Visit Spruce Woods Provincial Park near Brandon, Manitoba to hike the Spirit Sands and Devil’s Punch Bowl Trails. The Spirit Sands or Carberry Sandhills (as they are also called) are Manitoba’s only sand dunes. They area is sometimes referred to as Manitoba’s desert but the dunes are not true desert, simply a remnant of a sandy delta on the Assiniboine River. The sands get almost twice the amount of rain of a typical desert – allowing a wide variety of plants to colonize the dunes as you’ll see on the hike.
The easy 6.5 km (approximately) Spirit Sands hike is a must do if you’re in western Manitoba. It’s a fun, family-friendly hike. Go early or late in the day in the heat of the summer as the sand dunes can get stinking hot.
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Why visit Spruce Woods Provincial Park?
The only sand dunes in Manitoba – the 4 square km Spirit Sands are in Spruce Woods Provincial Park where the boreal forest meets the Assiniboine River. They are a great place to hike, play, wander and photograph, especially in summer when the wildflowers make an appearance.
Two reptiles that are unique to Manitoba also call this park home. They include the northern prairie skink (a lizard and the only one that lives in Manitoba) and the western hognose snake. While this snake is non-poisonous, if threatened, it imitates a rattlesnake. Unfortunately we saw neither reptile on our hike.
Location of the Spirit Sands hike
Spruce Woods Provincial Park is located approximately 180 km west of Winnipeg. The closest city is Brandon, 76 km away to the northwest. To get here, drive east on the Trans-Canada Highway until you reach Highway 5. Follow it south for 30 km.
Spirits Sands hike and Devil’s Punch Bowl trail
We spent three to four hours exploring all the trails that make up the Spirit Sands – Devil’s Punch Bowl combination. The differences in ecosystems can easily be seen in the photos below.
The Spirit Sands trail offers easy hiking but it can get seriously hot by noon on a summer day. Avoid that time if possible. All the hiking trails could be covered in as little as 90 minutes but at a meandering pace it could easily take three hours.
There are two approaches to the sand dunes – a, flat easy trail or one that requires a bit of stair climbing. Climb, if you can for the excellent views of the area. If you were a bird, the Spirit Sands would appear somewhat circular from the air, reminiscent of a medicine wheel.
As you reach the dunes, by way of the East Gate, sometimes referred to as the Place of Beginnings, be aware that you are walking on land considered hallowed by generations of native people. Be respectful. The South is called the Place of Plenty, the North – the Place of Wisdom and the West – the Place of Endings.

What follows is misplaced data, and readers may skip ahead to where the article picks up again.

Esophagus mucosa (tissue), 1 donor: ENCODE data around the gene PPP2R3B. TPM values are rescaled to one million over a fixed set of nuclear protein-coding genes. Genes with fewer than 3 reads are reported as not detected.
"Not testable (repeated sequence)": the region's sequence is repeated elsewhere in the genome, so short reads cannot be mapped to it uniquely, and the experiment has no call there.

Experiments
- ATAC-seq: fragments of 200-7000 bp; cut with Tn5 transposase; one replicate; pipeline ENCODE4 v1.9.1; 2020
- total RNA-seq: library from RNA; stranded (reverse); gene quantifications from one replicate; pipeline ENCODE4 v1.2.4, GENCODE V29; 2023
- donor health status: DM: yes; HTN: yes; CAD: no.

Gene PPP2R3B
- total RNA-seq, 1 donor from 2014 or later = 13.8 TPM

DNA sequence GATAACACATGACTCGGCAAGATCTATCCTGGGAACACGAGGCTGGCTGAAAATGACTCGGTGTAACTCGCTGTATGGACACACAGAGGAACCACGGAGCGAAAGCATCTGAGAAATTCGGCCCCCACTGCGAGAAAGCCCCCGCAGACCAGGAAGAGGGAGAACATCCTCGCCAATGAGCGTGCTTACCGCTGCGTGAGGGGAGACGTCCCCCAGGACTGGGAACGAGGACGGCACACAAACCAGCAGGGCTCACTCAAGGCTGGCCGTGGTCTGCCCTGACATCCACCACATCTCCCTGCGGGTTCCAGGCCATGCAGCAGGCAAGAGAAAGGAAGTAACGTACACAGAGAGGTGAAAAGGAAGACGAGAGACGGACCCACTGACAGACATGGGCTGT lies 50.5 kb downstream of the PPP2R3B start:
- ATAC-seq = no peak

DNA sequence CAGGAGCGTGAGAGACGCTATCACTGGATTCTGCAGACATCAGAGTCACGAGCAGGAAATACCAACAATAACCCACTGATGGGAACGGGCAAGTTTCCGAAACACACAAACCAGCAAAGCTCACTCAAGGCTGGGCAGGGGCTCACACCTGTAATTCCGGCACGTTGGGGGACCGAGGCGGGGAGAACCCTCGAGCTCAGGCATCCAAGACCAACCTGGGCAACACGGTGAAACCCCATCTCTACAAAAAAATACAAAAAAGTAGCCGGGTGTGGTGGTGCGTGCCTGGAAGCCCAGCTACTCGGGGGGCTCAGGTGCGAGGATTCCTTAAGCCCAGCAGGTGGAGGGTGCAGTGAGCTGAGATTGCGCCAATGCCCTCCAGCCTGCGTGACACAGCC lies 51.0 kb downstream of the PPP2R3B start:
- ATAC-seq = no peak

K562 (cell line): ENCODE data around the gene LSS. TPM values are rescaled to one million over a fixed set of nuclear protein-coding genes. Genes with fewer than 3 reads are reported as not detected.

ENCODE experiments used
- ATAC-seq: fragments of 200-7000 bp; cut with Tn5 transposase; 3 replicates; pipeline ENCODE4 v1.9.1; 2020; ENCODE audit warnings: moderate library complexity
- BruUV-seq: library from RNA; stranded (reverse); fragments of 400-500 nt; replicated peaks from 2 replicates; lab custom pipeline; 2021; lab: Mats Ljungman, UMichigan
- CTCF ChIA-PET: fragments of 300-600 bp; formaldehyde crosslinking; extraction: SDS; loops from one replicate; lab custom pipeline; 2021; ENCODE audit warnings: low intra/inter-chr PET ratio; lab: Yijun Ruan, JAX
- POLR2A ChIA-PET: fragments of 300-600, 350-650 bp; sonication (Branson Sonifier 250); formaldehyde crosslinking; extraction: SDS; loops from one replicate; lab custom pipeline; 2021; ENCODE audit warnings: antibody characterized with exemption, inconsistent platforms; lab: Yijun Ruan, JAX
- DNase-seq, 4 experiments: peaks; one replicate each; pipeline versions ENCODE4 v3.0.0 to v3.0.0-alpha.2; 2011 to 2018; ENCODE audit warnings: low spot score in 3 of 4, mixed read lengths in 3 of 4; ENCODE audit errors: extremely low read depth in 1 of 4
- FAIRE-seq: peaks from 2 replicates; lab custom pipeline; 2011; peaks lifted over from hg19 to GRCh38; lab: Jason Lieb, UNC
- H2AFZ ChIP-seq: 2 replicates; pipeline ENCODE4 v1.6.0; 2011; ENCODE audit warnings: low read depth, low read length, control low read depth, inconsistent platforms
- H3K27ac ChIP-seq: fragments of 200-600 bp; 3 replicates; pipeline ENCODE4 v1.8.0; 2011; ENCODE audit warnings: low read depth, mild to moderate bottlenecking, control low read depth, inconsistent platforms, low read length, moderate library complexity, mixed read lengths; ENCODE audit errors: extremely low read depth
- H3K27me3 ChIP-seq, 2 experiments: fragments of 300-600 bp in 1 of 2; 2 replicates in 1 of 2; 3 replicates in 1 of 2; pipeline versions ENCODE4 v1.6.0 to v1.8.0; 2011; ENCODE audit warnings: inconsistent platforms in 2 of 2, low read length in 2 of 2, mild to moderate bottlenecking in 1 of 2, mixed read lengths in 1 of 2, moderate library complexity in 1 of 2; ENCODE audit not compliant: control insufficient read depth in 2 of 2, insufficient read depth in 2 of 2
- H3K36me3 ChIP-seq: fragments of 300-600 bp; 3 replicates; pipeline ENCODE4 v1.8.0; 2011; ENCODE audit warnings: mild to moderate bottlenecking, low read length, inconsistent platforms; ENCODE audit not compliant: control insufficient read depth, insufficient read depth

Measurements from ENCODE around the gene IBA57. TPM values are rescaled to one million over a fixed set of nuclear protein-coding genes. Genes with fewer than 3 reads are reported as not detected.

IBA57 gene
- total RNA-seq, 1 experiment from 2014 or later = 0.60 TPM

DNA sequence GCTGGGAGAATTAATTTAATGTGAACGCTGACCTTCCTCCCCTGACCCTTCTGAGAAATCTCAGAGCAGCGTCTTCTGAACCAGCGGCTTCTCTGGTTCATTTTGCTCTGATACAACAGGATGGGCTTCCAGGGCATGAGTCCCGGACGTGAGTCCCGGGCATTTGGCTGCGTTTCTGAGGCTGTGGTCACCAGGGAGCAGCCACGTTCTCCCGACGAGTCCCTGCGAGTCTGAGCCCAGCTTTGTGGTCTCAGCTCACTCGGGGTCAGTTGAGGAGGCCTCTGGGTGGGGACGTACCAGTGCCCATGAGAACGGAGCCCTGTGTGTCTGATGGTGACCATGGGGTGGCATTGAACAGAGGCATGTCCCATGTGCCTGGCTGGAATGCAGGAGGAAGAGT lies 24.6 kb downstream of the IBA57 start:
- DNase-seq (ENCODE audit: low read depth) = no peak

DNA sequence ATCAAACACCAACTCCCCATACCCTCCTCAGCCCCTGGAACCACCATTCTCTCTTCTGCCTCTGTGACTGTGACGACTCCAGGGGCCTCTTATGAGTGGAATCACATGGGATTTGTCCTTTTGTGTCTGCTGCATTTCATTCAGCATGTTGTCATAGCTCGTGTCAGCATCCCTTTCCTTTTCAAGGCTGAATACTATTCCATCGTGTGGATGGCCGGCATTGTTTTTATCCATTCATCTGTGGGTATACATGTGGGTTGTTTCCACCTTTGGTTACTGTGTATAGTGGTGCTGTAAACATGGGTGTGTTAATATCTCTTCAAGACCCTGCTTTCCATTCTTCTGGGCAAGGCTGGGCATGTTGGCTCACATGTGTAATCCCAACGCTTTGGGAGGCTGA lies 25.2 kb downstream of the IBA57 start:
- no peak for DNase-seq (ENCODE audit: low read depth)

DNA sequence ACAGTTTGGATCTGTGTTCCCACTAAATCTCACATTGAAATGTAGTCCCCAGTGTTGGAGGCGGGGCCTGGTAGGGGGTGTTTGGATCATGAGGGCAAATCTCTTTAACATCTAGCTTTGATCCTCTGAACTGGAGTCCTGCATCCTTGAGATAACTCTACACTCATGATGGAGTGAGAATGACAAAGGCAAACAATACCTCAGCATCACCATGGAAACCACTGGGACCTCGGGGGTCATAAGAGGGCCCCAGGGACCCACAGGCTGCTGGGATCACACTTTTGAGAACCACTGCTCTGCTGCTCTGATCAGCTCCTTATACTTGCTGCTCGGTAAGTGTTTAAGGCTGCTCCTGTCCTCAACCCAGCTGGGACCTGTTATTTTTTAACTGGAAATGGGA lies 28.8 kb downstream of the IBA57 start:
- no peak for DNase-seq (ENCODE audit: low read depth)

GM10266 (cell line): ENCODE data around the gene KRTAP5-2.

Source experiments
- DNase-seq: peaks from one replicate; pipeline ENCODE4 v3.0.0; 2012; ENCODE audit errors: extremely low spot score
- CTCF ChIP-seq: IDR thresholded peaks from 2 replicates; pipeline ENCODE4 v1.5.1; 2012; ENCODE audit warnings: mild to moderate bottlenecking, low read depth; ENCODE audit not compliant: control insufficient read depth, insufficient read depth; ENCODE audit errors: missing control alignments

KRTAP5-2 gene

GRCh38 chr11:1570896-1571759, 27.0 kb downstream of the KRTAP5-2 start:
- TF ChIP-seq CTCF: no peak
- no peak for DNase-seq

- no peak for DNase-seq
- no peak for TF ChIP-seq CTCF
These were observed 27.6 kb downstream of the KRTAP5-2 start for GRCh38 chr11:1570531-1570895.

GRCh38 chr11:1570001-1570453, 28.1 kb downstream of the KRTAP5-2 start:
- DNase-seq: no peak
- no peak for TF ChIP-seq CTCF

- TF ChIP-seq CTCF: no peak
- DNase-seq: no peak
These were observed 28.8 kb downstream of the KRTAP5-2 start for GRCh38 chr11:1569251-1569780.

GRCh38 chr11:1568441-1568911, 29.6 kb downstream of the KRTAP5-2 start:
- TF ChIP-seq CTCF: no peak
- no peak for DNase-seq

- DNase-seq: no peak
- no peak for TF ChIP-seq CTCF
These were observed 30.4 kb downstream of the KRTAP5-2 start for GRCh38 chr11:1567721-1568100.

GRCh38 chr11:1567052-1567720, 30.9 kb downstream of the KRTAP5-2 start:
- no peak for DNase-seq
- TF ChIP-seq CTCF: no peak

The Devil’s Punch Bowl Area, Spruce Woods Provincial Park
The Devil’s Punch Bowl area is adjacent to the Spirit Sands trail. Access is via an easy 1.9 kilometre connector trail through fields. The Punch Bowl from first appearances looks like an innocuous pond, one where birds from all over appear to hang out.
But it’s formed by an underground stream. In fact, sand slides into the 45 metre depression and disappears into what has been called eerie blue-green water.
Extensive stairways lead you over the boggy bits and up the sandy banks. Take advantage of well-placed benches to sit and revel in the scene.
The Assiniboine River Canoe Route
Near the Devil’s Punch Bowl you can see the Assiniboine River. There is a canoe route on the river that starts in Brandon and winds through the park to end in Holland, Manitoba. Maps are available showing the location of access points, drinking water and camping spots.
Beware of poison ivy when you’re hiking the Spirit Sands trail
Beware of the poison ivy in Spruce Woods Provincial Park. It’s everywhere. Long pants are a good idea and if you do touch the poison ivy, wash the area thoroughly with soap and water.
At the beginning of the Spirit Sands trail, there is also a sign advising you not to touch suspicious objects. The area was a former military testing ground, so there is the remote chance of finding explosives.
Where to stay if you don’t want to camp at Spirit Sands Provincial Park
Brandon is your best bet if you want to night somewhere close by. There are lots of chain hotels – never my favourite – but at least a couple are rated fabulous.
If you’re keen to do a lot of hiking in Manitoba I recommend checking out Hike Manitoba – and purchasing one of the guidebooks. You’ll find Jaime Manness, who owns and runs the site, to be very responsive should you have any questions.
A few things to take on the hike
In summer half gaitersare ideal for keeping pebbles and sand out of your shoes